An ELISA-based BTLA:HVEM inhibitor screening assay showed that HVEM5, but not a non-binding control (HVEM4), resulted in a 100% blockade of the interaction of HVEM with recombinant BTLA protein. Moreover, HVEM5 elicited potent antibody-dependent cellular cytotoxicity by primary NK cells against MM cell lines (MM.1S and H929), in contrast to a control human IgG (p=0.0022 and 0.0061, respectively), and was comparable to that of daratumumab (Fig.1A). Flow cytometry data showed that ex vivo HVEM5 treatment of tumor-associated macrophages (TAMs) polarized them from a M2/repair-type to a M1/kill-type, as indicated by their decreased CD163 (69% increase vs. control IgG; P=0.0011; n=4) and increased CD80 (30% increase vs control IgG; P=0.0436; n=4) expression. Furthermore, HVEM5 (10 µg/mL) treatment of peripheral blood mononuclear cells almost doubled CD8+ T lymphocytes proliferation ex vivo.

To assess whether HVEM5 exerts an agonistic effect and activates HVEM-NF-κB downstream activation signaling, we used a luciferase reporter assay in a Jurkat cell line overexpressing HVEM. HVEM5 binding induced a 1.5-fold increase in NF-κB promoter activity (1.50±0.07) compared to a control human IgG (1.02±0.02) or the non-binding antibody HVEM4 (1.09±0.07) (p=0.0005). This increase was equivalent to that observed using the HVEM immune activator, LIGHT (Fig.1B). In line with these results, immunofluorescence staining of primary monocytes showed that HVEM5 treatment increased the nuclear translocation of the NF-kB p65 transcriptional subunit, which was greater than that of LIGHT-treated cells (Fig.1B). Furthermore, HVEM5 generated with a mouse-reactive Fc fragment induced a significantly longer overall survival (median 22 days) and tumor reduction in an NCr nude mouse model when injected intravenously twice a week (3 mg/kg, Mon-Fri), whereas the median survival was 15 days in the IgG-treated control animals (p=0.01) (Fig.1A; right trace). Further in vivo studies in HVEM/BTLA double humanized immune competent animal models and in HVEM knock-out mouse models are ongoing, and the results will be presented at the meeting. To our knowledge, the present work is the first to report that MM cells ubiquitously express HVEM, which could be exploited as a novel therapeutic opportunity to not only target it as an immune checkpoint, but also as a direct MM-targeting strategy.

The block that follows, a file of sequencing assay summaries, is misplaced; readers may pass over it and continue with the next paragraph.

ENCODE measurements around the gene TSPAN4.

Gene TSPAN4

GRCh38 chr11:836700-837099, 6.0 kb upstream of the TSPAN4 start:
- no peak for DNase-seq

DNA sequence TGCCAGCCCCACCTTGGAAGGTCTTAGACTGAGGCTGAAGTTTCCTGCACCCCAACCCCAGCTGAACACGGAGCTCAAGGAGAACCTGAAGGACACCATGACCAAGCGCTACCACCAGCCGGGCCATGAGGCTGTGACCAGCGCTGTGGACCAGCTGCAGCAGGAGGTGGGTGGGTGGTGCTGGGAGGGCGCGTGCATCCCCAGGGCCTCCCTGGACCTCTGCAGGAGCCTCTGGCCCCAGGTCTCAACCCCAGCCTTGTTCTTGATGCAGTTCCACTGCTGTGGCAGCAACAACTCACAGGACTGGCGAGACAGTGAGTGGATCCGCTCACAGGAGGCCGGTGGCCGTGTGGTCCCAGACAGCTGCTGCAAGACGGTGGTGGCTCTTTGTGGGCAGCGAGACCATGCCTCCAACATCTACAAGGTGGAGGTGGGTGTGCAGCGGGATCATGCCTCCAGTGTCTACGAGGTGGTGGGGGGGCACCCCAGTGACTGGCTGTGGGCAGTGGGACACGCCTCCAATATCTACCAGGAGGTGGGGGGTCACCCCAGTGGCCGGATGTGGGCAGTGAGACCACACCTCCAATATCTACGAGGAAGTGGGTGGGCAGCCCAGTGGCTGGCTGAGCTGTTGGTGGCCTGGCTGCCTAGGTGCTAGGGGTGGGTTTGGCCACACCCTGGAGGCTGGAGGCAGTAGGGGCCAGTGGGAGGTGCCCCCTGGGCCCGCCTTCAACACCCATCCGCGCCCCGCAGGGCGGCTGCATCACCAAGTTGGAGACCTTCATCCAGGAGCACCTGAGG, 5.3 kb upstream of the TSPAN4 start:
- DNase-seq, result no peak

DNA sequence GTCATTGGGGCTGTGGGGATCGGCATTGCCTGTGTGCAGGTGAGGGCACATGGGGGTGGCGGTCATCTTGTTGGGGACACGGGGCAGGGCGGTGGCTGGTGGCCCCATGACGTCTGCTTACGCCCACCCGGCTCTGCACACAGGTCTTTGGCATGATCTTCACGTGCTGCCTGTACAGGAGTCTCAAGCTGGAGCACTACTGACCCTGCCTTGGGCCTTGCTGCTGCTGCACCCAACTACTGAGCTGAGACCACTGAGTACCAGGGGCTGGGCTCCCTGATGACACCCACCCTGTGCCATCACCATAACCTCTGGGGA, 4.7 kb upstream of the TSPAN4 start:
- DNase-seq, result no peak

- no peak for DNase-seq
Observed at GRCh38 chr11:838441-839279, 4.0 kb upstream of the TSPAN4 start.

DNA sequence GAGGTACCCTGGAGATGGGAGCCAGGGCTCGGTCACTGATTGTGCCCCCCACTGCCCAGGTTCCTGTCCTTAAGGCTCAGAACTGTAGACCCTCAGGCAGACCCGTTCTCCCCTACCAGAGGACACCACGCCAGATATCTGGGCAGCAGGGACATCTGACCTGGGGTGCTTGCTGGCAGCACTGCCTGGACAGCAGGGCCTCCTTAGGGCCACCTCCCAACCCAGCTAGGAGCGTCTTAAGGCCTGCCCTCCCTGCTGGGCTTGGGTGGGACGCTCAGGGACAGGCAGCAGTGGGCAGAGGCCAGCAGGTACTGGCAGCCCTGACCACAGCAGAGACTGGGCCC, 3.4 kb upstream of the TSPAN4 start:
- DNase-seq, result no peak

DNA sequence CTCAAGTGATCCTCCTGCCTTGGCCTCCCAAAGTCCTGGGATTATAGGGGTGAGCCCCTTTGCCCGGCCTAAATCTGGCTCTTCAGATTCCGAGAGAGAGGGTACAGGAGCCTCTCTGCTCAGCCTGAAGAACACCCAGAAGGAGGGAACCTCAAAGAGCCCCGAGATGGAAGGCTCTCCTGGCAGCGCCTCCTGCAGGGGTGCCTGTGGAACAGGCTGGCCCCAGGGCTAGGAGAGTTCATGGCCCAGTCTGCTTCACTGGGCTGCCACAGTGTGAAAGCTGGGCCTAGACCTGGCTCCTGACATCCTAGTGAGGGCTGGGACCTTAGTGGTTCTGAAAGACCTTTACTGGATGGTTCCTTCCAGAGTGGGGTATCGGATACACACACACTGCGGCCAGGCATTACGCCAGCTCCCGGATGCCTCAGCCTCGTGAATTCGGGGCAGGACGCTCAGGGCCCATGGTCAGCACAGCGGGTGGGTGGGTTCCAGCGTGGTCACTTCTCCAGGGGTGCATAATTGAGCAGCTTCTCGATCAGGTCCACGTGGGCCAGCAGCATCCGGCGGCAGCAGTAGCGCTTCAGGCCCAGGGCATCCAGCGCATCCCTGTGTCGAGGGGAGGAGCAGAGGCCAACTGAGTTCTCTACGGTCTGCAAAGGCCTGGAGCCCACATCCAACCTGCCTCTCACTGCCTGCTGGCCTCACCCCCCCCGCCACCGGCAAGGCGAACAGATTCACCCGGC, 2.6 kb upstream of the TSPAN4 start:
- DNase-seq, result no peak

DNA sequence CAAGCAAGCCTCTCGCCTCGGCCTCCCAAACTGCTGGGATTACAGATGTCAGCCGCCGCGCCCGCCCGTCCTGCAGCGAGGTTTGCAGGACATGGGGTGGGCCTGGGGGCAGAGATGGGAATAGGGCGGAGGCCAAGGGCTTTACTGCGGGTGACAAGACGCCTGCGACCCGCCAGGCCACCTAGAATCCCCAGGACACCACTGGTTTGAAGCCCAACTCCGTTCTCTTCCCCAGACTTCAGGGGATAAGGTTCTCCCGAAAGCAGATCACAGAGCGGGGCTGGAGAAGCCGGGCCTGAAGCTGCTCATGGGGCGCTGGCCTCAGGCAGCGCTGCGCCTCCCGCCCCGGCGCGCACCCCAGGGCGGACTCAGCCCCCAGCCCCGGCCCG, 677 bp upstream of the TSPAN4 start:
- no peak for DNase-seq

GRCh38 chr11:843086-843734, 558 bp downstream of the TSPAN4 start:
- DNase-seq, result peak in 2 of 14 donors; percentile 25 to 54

Disclosures: Goldsmith: Bristol Myers Squibb: Research Funding; Wugen Inc.: Consultancy; Sanofi-Genzyme: Consultancy; Janssen Pharmaceuticals: Consultancy; Janssen Pharmaceuticals: Speakers Bureau; Adaptive Biotechnologies: Speakers Bureau; Oncovalent: Consultancy. Rosenzweig: Janssen: Other: Grant support, Speakers Bureau. Krishnan: Adaptive Biotechnologies Corporation, Bristol-Myers Squibb Company, GlaxoSmithKline, Regeneron Pharmaceuticals Inc, Sanofi Genzyme: Other: Consulting Agreements; Janssen Biotech Inc: Other: Contracted Research; Amgen Inc, Bristol-Myers Squibb Company, Takeda Pharmaceuticals USA Inc: Other: Speakers Bureau; Bristol-Myers Squibb Company: Other: Stock Options/Ownership-Public Company; Sutro Biopharma: Other: Advisory Committee.

*signifies non-member of ASH